Considering how frequently Antivert (Meclizine) is prescribed for dizziness, its effectiveness has been measured in remarkably few studies. While there is general agreement among specialists that vestibular compensation is inhibited by the use of vestibular or central nervous system sedative medications, the literature suggests that these types of medications are used the majority of the time when a patient presents in the primary care setting with the complaint of dizziness, vertigo or imbalance. Well over half of these patients - 61 percent to 89 percent - receive some type of medication following their initial visit, Antivert being the most common. Dizziness is a vague term that can mean different things to different people. A recent study reports that of elderly patients complaining of dizziness, only 25 percent were describing rotary vertigo. On further questioning, approximately 75 percent described their dizziness as unsteadiness, dysequilibrium, loss of balance, or pre-syncopal lightheadedness. Although etiology of these complaints was not obtained, we know that BPPV is the most common cause of vertigo, and dysequilibrium and unsteadiness can be the result of vestibular and/or non-vestibular pathology. The intensity of vertigo associated with BPPV may be lessened when using Antivert. However, this is a less than ideal treatment for two reasons: a therapeutic dosage of Antivert creates a lasting sedating effect only to marginally reduce the intensity of symptoms, which last only a few seconds, and canalith repositioning procedures are extremely effective in relieving the symptoms of positional vertigo. In one study, approximately 90 percent of patients subsequently diagnosed with benign paroxysmal positional vertigo (BPPV) were given Antivert prior to receiving a correct diagnosis. Antivert (meclizine hydrochloride) is an antihistamine. According to the
Physicians Desk Reference, it is effective for “management of nausea and
vomiting and dizziness associated with motion sickness” and possibly effective
for “management of vertigo associated with diseases affecting the vestibular
system.” Antivert is not recommended for complaints of unsteadiness,
dysequilibrium, loss of balance, or pre-syncopal lightheadedness.
Medication taken to suppress vestibular symptoms ideally should be used only during the acute stage following vestibular insult. During the acute phase of vestibular dysfunction, typically lasting three to five days, vestibular suppressants are helpful in reducing the activity in the vestibular nuclei and cerebellum. Tonic asymmetry in activity in these areas creates the acute symptoms of vestibular-induced vertigo. In order for natural or therapeutically enhanced compensation to take place, the brain eventually must be made aware that an asymmetry exists. Appropriate treatment following the acute phase encourages activity to promote central compensation rather than suppression of stimulation needed for compensation. Many patients describing dizziness do not experience vertigo and may have perfectly normal vestibular function. However, since suppressant medications may hinder the function of the vestibular apparatus at a time when the patient is most dependent upon it, these patients actually may experience greater symptoms. Antivert is helpful for vertigo associated with sudden acute vestibular asymmetry due to Meniere’s disease or vestibular neuronitis, but should be withdrawn once the acute symptoms have diminished. It is not recommended for complaints of unsteadiness, loss of balance, and dysequilibrium, whether of vestibular origin or not. Vertigo related to BPPV is better treated through canalith repositioning techniques. Long-term use of Antivert is inappropriate, and the drug may be overprescribed in the primary care setting. This is a condensed version of an article by Desmond A, and Collie RB that first appeared (with references) in Advance for Audiologists, May/June 2001 Preventing Falls in the Elderly:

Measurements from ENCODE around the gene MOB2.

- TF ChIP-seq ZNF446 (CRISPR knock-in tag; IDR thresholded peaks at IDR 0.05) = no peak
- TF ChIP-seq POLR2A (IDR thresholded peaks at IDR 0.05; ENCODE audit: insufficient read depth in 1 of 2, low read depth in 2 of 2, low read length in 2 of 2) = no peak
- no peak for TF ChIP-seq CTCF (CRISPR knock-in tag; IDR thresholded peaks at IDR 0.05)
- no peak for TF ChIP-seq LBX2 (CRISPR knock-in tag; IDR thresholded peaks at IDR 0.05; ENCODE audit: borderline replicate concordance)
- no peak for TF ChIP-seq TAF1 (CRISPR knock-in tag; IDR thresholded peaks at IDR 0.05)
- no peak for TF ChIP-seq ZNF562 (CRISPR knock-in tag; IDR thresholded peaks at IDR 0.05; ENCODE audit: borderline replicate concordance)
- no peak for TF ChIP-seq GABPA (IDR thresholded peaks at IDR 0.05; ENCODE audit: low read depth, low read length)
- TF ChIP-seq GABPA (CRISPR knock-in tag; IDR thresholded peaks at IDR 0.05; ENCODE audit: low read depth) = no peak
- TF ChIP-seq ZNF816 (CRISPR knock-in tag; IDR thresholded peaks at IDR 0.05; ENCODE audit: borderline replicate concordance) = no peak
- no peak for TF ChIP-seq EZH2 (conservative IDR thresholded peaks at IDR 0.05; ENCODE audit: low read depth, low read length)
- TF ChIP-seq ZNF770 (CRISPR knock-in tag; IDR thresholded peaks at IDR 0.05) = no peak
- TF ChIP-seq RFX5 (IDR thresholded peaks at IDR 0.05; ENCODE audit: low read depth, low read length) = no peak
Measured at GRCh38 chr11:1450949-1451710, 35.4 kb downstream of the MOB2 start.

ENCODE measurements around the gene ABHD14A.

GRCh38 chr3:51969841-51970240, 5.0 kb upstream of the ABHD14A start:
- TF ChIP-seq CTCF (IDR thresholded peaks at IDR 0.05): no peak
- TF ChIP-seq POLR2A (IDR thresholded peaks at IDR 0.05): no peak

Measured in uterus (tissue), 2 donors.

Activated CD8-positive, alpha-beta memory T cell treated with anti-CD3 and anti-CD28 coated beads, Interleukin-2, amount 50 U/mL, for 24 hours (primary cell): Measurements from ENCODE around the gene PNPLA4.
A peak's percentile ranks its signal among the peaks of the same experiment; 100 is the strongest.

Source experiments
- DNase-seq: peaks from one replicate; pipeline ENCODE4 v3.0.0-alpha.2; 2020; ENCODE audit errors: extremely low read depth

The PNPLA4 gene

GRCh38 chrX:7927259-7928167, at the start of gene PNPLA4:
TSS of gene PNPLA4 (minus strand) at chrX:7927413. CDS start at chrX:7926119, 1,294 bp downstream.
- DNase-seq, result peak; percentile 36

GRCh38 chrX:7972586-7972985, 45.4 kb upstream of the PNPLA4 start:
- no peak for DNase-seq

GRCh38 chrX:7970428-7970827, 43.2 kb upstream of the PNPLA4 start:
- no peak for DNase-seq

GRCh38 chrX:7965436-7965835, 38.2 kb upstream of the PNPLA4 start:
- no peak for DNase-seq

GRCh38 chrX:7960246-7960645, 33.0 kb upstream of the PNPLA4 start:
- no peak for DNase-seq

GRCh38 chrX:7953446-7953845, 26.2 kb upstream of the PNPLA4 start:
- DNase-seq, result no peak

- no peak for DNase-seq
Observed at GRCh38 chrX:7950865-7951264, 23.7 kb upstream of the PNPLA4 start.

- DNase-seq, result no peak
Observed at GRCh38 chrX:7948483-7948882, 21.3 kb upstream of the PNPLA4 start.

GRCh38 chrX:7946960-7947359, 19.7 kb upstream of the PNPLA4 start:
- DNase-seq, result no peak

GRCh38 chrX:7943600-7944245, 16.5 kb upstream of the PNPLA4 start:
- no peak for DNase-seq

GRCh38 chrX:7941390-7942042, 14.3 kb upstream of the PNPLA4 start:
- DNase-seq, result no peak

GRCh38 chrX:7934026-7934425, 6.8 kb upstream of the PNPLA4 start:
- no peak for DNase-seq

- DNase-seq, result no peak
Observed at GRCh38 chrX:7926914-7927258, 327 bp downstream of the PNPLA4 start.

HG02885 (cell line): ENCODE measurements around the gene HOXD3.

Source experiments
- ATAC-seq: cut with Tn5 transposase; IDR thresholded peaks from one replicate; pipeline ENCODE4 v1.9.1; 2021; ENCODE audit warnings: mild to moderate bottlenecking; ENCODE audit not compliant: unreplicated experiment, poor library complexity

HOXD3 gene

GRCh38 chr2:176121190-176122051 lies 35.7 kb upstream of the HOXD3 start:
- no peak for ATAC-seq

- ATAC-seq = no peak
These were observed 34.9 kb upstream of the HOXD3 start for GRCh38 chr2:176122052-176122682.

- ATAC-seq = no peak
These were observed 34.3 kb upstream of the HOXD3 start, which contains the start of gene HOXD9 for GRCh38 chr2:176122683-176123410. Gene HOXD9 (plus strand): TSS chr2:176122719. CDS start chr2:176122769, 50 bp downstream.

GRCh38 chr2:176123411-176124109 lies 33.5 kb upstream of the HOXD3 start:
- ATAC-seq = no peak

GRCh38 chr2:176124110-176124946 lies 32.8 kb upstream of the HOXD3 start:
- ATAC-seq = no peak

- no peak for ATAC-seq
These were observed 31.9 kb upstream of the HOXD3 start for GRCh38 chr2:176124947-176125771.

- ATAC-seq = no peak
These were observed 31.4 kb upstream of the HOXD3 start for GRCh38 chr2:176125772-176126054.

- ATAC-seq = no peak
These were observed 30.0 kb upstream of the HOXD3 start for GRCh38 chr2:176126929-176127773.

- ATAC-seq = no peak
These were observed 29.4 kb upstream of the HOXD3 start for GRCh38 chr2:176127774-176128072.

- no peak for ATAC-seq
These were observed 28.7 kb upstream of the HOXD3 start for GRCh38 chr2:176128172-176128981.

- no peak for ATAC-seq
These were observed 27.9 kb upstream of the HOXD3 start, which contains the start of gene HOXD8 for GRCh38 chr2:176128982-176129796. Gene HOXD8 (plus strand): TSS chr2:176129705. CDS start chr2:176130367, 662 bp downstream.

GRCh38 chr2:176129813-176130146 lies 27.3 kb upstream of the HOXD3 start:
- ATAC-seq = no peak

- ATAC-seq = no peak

Can It Be Done?
Alan Desmond, Au.D.
Falls are the leading cause of injuries and injury deaths in the elderly population.
Falls leading to hip fracture often result in premature institutionalization and
death, as well as enormous health care costs. Approximately 40% of elderly
American patients with hip fractures die within one year or are placed in long
term care. Clearly, this is a staggering health care problem, which will increase
dramatically as the elderly population increases. No one argues that we, as
health care and medical professionals, should intervene. The questions are
rather, “What to do?” and “Will it actually make a difference?”
Much attention has been paid to this subject in
recent years, and systematic evaluation and
intervention is on the rise in the United States. In